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Customizing Documents for Children

By Claire R. Thomas1

Too often, advocates working with children use materials created for adults in their representation. Instead, advocates should strive to use culturally and linguistically sensitive, age- and developmentally appropriate materials with their young clients. UICs present particular challenges for advocates because most have limited English proficiency and many have had their education interrupted. Even the most basic documents required for legal representation, such as retainer agreements and intake forms, can be overwhelming and misunderstood by young people who are unfamiliar with the English language, and who are from cultural backgrounds in which institutions like the legal system are completely unfamiliar. For many UICs, this will be the first time they have worked with an attorney, making clear communications between the child and the attorney even more crucial.

Customizing documents for children will enhance the attorney-client relationship and increase a young client’s understanding of the legal process. How information is presented can be as important as what is presented. For example, using images can help make information more understandable and user-friendly, and videos or interactive flow charts may be useful communication tools for child clients.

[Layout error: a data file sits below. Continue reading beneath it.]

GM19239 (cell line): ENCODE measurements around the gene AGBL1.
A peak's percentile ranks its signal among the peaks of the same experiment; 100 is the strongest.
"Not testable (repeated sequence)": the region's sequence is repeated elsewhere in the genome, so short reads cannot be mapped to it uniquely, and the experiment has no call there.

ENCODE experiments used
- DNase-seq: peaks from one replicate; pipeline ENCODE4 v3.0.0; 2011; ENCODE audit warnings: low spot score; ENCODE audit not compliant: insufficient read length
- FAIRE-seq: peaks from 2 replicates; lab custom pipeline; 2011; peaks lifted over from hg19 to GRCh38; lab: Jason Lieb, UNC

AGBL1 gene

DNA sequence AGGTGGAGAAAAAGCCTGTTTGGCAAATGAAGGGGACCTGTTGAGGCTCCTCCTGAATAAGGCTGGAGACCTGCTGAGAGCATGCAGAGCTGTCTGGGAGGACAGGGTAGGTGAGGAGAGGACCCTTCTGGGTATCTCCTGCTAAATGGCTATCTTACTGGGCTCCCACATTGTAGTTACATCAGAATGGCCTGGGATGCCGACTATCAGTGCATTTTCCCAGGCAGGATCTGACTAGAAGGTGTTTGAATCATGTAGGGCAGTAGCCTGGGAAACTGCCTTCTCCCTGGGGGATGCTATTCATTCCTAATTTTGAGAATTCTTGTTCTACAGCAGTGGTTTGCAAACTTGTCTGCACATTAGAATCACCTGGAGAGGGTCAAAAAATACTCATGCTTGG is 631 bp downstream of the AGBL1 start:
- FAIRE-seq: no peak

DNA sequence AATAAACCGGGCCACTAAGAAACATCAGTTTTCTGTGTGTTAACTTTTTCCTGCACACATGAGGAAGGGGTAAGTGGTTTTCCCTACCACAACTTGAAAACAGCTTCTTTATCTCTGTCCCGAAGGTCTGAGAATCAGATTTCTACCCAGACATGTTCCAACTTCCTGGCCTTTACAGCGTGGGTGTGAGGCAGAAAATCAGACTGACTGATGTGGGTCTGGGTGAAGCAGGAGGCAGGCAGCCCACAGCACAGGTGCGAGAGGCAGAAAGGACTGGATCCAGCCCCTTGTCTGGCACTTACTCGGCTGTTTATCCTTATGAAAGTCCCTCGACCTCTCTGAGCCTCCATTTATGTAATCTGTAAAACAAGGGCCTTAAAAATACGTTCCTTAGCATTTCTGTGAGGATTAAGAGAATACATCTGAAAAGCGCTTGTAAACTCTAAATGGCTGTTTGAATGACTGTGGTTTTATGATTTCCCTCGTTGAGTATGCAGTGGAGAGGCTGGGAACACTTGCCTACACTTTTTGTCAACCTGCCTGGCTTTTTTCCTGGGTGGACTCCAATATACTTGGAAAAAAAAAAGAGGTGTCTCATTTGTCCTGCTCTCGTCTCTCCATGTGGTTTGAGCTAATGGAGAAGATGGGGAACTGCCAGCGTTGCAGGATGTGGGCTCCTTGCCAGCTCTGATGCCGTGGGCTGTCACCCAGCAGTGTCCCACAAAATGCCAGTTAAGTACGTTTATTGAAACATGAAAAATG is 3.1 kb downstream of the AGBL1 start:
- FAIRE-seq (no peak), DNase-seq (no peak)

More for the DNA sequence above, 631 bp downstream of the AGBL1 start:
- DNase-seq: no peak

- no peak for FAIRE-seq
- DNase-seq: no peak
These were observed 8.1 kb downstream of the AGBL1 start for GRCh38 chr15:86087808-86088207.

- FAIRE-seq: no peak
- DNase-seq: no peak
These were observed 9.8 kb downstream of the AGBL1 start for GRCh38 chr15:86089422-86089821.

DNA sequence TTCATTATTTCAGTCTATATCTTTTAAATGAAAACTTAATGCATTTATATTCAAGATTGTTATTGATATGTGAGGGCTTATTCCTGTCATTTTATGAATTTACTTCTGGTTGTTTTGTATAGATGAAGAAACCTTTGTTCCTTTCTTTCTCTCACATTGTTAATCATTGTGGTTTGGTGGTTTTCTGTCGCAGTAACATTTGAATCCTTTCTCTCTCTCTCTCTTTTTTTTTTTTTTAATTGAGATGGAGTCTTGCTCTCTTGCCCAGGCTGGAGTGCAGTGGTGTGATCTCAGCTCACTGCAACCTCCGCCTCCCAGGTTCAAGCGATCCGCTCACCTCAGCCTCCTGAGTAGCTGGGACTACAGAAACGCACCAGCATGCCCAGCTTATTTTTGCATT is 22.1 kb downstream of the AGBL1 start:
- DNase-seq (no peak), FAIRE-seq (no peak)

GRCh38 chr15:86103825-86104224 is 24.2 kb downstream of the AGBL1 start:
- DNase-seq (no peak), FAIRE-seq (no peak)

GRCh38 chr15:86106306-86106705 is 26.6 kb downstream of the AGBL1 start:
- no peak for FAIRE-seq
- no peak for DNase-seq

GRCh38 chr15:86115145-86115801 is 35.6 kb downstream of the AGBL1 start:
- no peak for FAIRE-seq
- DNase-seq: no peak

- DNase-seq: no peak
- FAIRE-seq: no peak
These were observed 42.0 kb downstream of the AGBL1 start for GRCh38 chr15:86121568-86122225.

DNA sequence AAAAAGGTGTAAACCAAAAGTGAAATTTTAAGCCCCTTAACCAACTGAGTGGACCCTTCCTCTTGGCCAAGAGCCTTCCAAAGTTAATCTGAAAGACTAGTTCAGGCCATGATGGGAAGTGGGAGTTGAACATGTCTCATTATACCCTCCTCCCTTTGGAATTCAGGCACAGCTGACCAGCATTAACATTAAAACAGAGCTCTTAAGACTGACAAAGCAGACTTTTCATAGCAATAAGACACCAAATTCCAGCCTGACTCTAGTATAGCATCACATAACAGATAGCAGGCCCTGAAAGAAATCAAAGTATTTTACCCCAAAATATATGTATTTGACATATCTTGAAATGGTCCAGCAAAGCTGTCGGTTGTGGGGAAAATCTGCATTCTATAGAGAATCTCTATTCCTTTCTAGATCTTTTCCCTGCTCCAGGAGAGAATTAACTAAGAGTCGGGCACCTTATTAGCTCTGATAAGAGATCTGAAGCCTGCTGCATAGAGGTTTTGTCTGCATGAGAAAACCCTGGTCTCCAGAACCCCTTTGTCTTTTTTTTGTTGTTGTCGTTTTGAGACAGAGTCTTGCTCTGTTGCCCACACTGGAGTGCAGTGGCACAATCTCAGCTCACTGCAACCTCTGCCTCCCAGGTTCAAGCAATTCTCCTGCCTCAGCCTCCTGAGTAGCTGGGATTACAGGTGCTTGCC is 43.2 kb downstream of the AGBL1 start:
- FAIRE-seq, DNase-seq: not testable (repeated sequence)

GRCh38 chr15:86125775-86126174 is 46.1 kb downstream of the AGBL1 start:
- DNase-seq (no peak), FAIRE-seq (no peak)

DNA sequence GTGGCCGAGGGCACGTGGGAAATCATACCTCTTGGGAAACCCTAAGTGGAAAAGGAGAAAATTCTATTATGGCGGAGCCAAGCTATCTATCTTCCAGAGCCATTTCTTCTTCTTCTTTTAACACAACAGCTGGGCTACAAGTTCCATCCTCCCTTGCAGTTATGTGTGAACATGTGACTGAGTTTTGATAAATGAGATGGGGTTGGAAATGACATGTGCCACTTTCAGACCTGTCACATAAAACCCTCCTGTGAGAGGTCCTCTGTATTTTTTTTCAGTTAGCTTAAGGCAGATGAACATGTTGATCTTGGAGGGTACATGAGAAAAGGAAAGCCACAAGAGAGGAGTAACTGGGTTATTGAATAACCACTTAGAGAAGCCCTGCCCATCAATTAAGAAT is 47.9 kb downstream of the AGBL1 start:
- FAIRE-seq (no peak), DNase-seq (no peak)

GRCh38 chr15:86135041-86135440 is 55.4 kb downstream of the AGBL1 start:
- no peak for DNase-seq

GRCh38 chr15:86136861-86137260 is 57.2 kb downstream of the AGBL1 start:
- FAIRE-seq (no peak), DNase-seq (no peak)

Among the most commonly used documents in UIC representation are retainers, releases, intake forms, and flowcharts or other informational documents to help explain the legal process. When creating or customizing these documents for use with children, they should be accessible and culturally appropriate, enhance the attorney/client relationship, and improve communication between advocates and their child clients. The rubric linked in this manual’s online document bank can serve as a guide for advocates to assess commonly used documents against these criteria.

1. Accessible. Present documents in a style and format that is child-friendly. Clarity and brevity are important. Explanations should be basic and understandable, but not so vague as to miss important details or relevant information.

A. Use clear language. Legal documents often use sophisticated language that is better suited to an educated, adult audience and not to the young immigrant client. Documents developed for UICs should use text that is clear, short, and direct. Avoid run-ons, compound sentences, and legal jargon. Remember that the document will likely be translated, either verbally or in writing, and clarity will facilitate the ease and quality of the translation.